Ambassador Dr. John Nkengasong
Dr. John N. Nkengasong is an Ambassador at Large and serves as the U.S. Department of State’s U.S. Global AIDS Coordinator and Special Representative for Health Diplomacy. In this role, Dr. Nkengasong oversees the U.S. President’s Emergency Plan for AIDS Relief – PEPFAR; which is the largest commitment by any nation to address a single disease in history, prevent millions of HIV infections, save lives, and make progress toward ending the HIV/AIDS pandemic. Previously, Dr. Nkengasong served as the first director of the Africa Centres for Disease Control and Prevention. Through his leadership, a framework for transforming Africa CDC into a full autonomous health agency of the Africa Union was established. As Africa CDC director, Dr. Nkengasong also led the COVID-19 response in Africa, coordinating with heads of state and governments across the continent, among other achievements to fight the COVID-19 pandemic, he helped secure 400 million doses of COVID-19 vaccines at the height of vaccine scarcity. During his tenure, he was appointed as one of the World Health Organization’s special envoys on COVID-19 preparedness and response. Dr. Nkengasong also served as acting deputy principal director of the Center for Global Health, as well as the Division of Global HIV and TB’s chief of the International Laboratory Branch at the U.S. Centers for Disease Control and Prevention. As a world-renowned public health leader, Dr. Nkengasong’s contributions to global health have been recognized by numerous prestigious awards and honors including the Bill and Melinda Gates Foundation, 2020 Global Goalkeeper Award; Time Magazine, 2021 Time 100 List of Most Influential People; Fortune magazine, 2021 World’s 50 Greatest Leaders; Bloomberg, 2021 Bloomberg 50 Influential People; and U.S. Centers for Disease Control and Prevention, Shepard Award and William Watson Medal of Excellence. In 2022, he became the first laureate of the Virchow Prize for Global Health. Dr. Nkengasong also holds the rare honor of being knighted by the governments of Sénégal, Côte d’Ivoire, and Cameroon.
J. Stephen Morrison
Dr. J. Stephen Morrison is a Senior Vice President at the Center for Strategic and International Studies (CSIS), where he has directed the Global Health Policy Center since he founded it in September 2008. From 2000 until 2008, he directed the CSIS Africa Program, while also launching the CSIS Task Force on HIV/AIDS (2001-2007), co-chaired by Senators John Kerry and Bill Frist. During the Clinton administration, he served on the Policy Planning Staff, under Secretaries of State Christopher and Albright, and prior to that, conceptualized and founded USAID’s Office of Transition Initiatives. He served in the U.S. embassy in Addis Ababa 1992-1993, directing its transitional work promoting democracy and good governance. From 1987-1991, he was senior staff on the House Foreign Affairs Africa Subcommittee, chaired by Rep. Howard Wolpe (D-MI.)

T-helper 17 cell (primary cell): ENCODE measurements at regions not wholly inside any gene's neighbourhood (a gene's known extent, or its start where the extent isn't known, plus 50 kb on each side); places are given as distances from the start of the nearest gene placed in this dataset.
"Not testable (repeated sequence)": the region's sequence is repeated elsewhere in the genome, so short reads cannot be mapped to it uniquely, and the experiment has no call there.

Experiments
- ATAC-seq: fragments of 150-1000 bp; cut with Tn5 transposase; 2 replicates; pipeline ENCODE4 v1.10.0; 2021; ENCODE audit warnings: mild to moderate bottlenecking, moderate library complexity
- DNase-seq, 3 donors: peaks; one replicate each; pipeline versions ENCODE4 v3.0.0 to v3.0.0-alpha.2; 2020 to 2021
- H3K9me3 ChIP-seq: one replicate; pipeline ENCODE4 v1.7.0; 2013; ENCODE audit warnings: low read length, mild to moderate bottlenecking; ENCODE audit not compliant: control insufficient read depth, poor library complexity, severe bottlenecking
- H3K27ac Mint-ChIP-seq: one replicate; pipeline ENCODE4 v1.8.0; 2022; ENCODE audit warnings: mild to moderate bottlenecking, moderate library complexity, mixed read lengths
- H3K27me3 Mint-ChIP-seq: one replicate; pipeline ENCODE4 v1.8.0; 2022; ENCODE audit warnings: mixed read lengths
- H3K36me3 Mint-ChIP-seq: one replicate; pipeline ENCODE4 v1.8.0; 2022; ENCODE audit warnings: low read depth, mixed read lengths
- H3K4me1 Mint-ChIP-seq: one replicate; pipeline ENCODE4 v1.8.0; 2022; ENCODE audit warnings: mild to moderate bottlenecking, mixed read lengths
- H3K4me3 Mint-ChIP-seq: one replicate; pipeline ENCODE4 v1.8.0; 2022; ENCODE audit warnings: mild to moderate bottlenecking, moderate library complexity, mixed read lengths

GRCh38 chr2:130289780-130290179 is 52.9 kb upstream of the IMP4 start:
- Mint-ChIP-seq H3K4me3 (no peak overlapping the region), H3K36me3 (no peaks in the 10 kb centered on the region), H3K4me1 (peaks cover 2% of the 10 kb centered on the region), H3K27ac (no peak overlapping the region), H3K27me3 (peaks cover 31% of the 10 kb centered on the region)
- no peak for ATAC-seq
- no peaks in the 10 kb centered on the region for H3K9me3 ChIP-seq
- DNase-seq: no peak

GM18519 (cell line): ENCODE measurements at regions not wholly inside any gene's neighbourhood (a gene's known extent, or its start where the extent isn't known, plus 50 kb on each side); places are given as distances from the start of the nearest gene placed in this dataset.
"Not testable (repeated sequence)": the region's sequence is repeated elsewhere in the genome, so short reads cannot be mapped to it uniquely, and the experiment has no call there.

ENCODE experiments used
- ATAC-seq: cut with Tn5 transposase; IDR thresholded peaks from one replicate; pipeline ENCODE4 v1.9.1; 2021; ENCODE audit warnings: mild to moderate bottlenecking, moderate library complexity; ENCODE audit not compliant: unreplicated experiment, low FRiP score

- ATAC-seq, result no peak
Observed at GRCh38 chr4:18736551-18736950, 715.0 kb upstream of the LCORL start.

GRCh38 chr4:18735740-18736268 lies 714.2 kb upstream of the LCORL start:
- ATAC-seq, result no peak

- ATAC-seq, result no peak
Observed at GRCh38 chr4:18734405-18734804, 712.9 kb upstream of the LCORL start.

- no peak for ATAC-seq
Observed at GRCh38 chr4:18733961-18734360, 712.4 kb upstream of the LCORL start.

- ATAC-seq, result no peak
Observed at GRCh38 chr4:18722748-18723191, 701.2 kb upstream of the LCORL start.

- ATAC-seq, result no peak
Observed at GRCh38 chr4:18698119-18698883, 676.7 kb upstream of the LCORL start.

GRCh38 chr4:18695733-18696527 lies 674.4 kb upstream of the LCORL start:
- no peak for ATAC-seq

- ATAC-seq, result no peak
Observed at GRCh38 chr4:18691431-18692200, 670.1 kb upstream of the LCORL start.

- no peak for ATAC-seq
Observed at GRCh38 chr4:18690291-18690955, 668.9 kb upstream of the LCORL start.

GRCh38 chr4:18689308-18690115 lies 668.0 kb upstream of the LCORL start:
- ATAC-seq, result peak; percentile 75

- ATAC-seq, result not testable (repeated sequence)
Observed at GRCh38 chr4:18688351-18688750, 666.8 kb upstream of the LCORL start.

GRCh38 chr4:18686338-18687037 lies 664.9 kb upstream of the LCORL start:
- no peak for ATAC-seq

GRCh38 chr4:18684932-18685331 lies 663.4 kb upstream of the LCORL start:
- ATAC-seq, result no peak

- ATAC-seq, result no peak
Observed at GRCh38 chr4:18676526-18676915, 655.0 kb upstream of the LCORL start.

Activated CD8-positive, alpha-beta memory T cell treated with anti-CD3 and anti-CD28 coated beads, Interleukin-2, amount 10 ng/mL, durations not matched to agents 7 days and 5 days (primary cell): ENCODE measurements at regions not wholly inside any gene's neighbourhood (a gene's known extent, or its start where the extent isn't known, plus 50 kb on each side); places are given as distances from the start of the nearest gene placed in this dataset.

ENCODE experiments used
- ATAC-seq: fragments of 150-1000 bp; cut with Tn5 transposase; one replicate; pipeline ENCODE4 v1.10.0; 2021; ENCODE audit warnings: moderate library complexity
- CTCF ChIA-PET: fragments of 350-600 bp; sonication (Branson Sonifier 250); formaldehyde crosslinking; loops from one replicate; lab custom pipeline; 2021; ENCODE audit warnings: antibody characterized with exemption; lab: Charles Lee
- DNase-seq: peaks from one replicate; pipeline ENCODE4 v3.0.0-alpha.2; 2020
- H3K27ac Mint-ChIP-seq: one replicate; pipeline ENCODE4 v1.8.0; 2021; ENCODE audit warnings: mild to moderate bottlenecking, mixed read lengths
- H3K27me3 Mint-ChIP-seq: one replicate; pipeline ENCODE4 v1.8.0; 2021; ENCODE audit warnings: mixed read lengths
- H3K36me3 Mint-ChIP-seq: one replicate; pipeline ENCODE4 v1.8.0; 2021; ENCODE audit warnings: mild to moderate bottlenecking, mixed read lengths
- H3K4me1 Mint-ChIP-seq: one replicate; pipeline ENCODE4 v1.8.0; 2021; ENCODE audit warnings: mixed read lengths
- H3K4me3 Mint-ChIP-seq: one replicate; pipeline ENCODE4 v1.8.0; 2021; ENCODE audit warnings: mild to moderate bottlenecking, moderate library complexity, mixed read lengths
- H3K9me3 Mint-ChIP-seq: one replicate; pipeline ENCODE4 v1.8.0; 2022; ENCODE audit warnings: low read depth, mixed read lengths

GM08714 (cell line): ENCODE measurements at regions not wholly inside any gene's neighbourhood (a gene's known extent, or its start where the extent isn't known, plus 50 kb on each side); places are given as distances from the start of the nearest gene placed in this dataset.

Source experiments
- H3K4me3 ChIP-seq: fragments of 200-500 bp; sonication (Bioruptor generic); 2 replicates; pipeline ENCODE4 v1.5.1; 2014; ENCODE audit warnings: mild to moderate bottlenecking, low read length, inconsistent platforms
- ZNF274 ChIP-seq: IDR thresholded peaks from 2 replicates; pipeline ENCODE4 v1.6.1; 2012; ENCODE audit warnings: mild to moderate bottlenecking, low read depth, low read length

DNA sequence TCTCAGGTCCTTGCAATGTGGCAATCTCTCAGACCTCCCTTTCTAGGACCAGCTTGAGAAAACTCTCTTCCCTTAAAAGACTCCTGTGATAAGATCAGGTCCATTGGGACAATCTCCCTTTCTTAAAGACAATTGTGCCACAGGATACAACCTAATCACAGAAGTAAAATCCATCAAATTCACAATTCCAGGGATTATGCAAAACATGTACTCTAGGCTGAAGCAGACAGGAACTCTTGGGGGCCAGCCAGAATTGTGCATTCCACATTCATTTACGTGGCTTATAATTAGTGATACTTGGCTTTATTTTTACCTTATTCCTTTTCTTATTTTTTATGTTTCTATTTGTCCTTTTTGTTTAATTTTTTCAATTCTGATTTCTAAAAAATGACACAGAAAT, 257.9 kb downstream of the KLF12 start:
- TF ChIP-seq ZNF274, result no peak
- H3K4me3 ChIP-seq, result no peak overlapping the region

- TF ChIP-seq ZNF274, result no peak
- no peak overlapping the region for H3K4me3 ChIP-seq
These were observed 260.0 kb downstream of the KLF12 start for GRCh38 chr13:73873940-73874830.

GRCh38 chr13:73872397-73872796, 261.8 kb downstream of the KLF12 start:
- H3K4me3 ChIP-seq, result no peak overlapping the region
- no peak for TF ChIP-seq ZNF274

In recent years at CSIS, Morrison has directed several high-level commissions, most notably the CSIS Commission on Strengthening America’s Health Security (begun in 2018, ongoing), and the CSIS Task Force on Women’s and Family Health (2015-2017.) He is the author of diverse analytic reports and commentaries, a frequent voice on global health, U.S. foreign policy, and international security, across a range of media. During 2021-2022, he has been the James S. Schlesinger Distinguished Professor at the Miller Center at the University of Virginia. He also serves on advisor boards at the University of Wisconsin-Madison and Johns Hopkins University Bloomberg School of Public Health. His hour-long award-winning documentary film, The New Barbarianism (2017) focuses on the surge of violence against the health sector in over two dozen conflicts. A feature length documentary, The Pandemic Paradox, on the course of HIV/AIDS over the past 40 years and the risks of regression, compounded by the coronavirus pandemic, was released in 2020. In 2022, he created the CSIS video series, ‘Ukraine: The Human Price of War.’ Morrison received his PhD in political science at the University of Wisconsin-Madison. He is a graduate, magna cum laude, of Yale College.
Han Kang is honored to work with Washington and Mission colleagues in efforts toward ending the global HIV/AIDS pandemic. A senior-level officer with the U.S. Foreign Service, he previously served as the Acting Deputy Mission Director for USAID/Burma and led USAID health teams in Burma, Ethiopia, Nepal, Nigeria, Pakistan, South Sudan, and Zambia. Han received a Distinguished Honor Award from USAID, Superior Honor Award from the U.S. Department of State, and two Meritorious Honor Awards from USAID for his accomplishments in development and humanitarian assistance. Before joining USAID in 2007, he worked with the U.S. Centers for Disease Control and Prevention to investigate and control disease outbreaks in the United States-Mexico border region. Han co-authored a book on HIV/AIDS in South Asia and articles on global health and development. He began his career by providing HIV/AIDS care in clinics serving ethnic minority communities. Han graduated from the London School of Hygiene and Tropical Medicine as a Fulbright Scholar, Princeton University as a Truman Scholar, and the University of California-Irvine as a Regents’ Scholar. Born and raised in Taiwan and educated in Costa Rica and the Dominican Republic, Han is fluent in Mandarin Chinese and Spanish